I woke up this morning and my whole world was covered in snow: my pack, my bivvy, every inch of the woods that was my home last night. And boy was I cold!
The bivvy is essentially a garbage bag — it even has an open face (a charming feature that lets the elements right in). My bag, as I believe I have mentioned previously, is marketed as 15 degrees for men but a whopping 27 degrees for women (they seem to just make up these numbers). These numbers meant one thing: I spent the night flipping myself like a pancake, putting my cold spots into the spots I had previously warmed.
The sun finally popped up at 6.30am and I popped up with it. Wee! It was cold enough in the bag that I was willing to drag myself out and get right on the trail. I put my short shorts on and trotted my chilly knees right up and out of camp.
Without really warm layers, a hotter sleeping bag, a tent, or even a stove to cook up some steaming food, I was nervous. I had 27 miles to town and a roof and heating, and I was intent on getting as close as I possibly could. I was worried about another cold, snowy night.
I hiked as fast as my legs would take me and listened to Pip’s story unwind. The trail drifted up and down in a confusing path along ridges and over valley passes. I was hot going up and shivering slipping down the snow covered rocky descents. It was beautiful, and I was alone in the woods.
I followed the footsteps of someone who had hiked through in the small hours of the morning and felt their company. Another set of footsteps joined his a little ways along, and the three of us tromped along, silently taking in the brightening day.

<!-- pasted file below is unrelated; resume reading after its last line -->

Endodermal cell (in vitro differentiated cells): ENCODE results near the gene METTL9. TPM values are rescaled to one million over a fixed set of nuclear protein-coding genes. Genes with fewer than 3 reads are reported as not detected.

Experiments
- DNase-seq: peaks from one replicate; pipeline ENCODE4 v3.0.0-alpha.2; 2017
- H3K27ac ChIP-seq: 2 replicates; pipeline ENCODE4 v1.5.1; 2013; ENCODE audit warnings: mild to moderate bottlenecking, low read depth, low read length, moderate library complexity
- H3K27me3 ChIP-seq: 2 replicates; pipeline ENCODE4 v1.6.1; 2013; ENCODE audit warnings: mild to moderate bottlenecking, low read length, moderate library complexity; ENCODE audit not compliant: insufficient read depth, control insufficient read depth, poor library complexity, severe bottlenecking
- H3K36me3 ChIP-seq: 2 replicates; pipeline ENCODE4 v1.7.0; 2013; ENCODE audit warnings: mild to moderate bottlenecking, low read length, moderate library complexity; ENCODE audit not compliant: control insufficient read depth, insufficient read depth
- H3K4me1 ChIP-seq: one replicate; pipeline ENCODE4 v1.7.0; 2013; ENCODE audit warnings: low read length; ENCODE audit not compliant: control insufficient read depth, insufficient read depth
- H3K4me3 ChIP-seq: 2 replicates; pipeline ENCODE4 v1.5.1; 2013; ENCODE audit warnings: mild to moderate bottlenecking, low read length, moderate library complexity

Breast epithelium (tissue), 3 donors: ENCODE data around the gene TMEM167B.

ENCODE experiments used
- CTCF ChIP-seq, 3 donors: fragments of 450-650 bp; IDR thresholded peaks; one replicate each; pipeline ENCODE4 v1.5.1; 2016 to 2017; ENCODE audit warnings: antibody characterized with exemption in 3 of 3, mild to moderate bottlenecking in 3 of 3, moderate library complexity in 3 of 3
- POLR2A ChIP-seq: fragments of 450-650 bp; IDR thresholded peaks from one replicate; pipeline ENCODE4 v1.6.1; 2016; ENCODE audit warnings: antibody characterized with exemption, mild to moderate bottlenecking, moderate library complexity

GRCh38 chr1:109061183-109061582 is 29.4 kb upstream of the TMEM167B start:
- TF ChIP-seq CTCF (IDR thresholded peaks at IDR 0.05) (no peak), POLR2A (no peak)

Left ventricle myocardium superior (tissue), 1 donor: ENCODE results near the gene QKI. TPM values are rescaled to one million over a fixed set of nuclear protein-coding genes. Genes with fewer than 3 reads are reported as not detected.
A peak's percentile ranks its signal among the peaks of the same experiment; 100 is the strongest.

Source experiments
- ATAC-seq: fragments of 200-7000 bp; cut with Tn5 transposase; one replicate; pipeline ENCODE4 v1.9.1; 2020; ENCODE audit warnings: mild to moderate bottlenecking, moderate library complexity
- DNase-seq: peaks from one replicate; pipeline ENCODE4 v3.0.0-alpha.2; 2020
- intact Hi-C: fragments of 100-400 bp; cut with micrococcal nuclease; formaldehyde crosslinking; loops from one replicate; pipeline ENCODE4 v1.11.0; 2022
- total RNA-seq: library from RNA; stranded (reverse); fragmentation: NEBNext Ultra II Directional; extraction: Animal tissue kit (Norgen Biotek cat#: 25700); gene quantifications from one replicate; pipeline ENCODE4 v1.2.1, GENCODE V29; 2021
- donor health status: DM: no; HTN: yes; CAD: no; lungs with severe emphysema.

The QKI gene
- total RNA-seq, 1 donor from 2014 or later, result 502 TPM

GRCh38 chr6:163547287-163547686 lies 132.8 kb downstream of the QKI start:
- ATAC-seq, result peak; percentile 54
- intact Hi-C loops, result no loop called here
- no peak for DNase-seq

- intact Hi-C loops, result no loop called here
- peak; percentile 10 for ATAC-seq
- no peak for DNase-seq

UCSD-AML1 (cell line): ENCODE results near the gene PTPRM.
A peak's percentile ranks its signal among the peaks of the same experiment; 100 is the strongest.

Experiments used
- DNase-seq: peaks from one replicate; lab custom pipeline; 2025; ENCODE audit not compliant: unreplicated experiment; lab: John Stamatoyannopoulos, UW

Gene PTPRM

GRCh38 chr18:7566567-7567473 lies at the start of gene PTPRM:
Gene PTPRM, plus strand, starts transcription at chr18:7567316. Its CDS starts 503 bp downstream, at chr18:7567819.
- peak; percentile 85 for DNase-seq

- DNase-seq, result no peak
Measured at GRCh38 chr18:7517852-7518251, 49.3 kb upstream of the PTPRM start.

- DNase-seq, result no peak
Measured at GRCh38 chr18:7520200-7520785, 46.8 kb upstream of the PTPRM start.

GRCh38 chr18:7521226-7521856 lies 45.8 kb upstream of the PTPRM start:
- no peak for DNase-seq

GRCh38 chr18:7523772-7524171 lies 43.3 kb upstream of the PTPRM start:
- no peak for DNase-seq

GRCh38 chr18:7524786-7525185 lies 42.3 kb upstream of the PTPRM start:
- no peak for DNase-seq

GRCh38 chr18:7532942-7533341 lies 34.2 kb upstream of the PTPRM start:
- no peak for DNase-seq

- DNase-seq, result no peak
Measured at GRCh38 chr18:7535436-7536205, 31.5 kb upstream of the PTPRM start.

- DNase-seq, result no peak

Pip’s heart was (spoiler alert) broken and I heard the faint twittering of birds in the brush. Pip grew and changed and the snow slowly slipped away. Joe came to Pip’s side and I passed by a cluster of small cages, where two massive bears were held captive.
And then, suddenly, a fellow hiker asked if I had a phone. And then there was a road and a trail angel. I did the math, and I had 14 miles left. At 1pm, I knew I would be sleeping outside. I headed to the road, thankful every moment that I had a chance to get warm.
I rode into town with three other people and we got a room at the Motel 6 in town. Their first order of business was hitting the liquor store and mine was getting coffee at The Lumberjack Cafe. I ordered an open faced turkey sandwich, and when it arrived I was sure I’d bring some home for dinner. But then it all fit into my stomach, and I was ready for more.
Instead of staying through dinner, I headed out and talked to my parents. I turned right back into a child and spilled tears all over the curb of the personal injury lawyer in town. I felt awful, filled up with the fear of not getting to walk with Ant and dying in the woods of hypothermia and going back to a rager in my own motel room. They sent me sweet words and buckets of love, and told me I couldn’t give up.
It has been three weeks exactly, and I knew it was true. My tears sucked back inside me, and I went back to the motel room, cheery and sauna hot. I took a shower so scalding all my skin turned bright red, and I felt shiny and new. The strangers were sweet and happy, and their mood rubbed off on me.
I went to bed, still worried about what I would do in the morning. Go back to get those last 15 miles in, head on with Rainbow Dash or alone, or bus ahead? So many choices, everything up in the air — no right answer.
They told me this trail would be all about being okay with change, and it sure it making itself clear — change is the name of this game.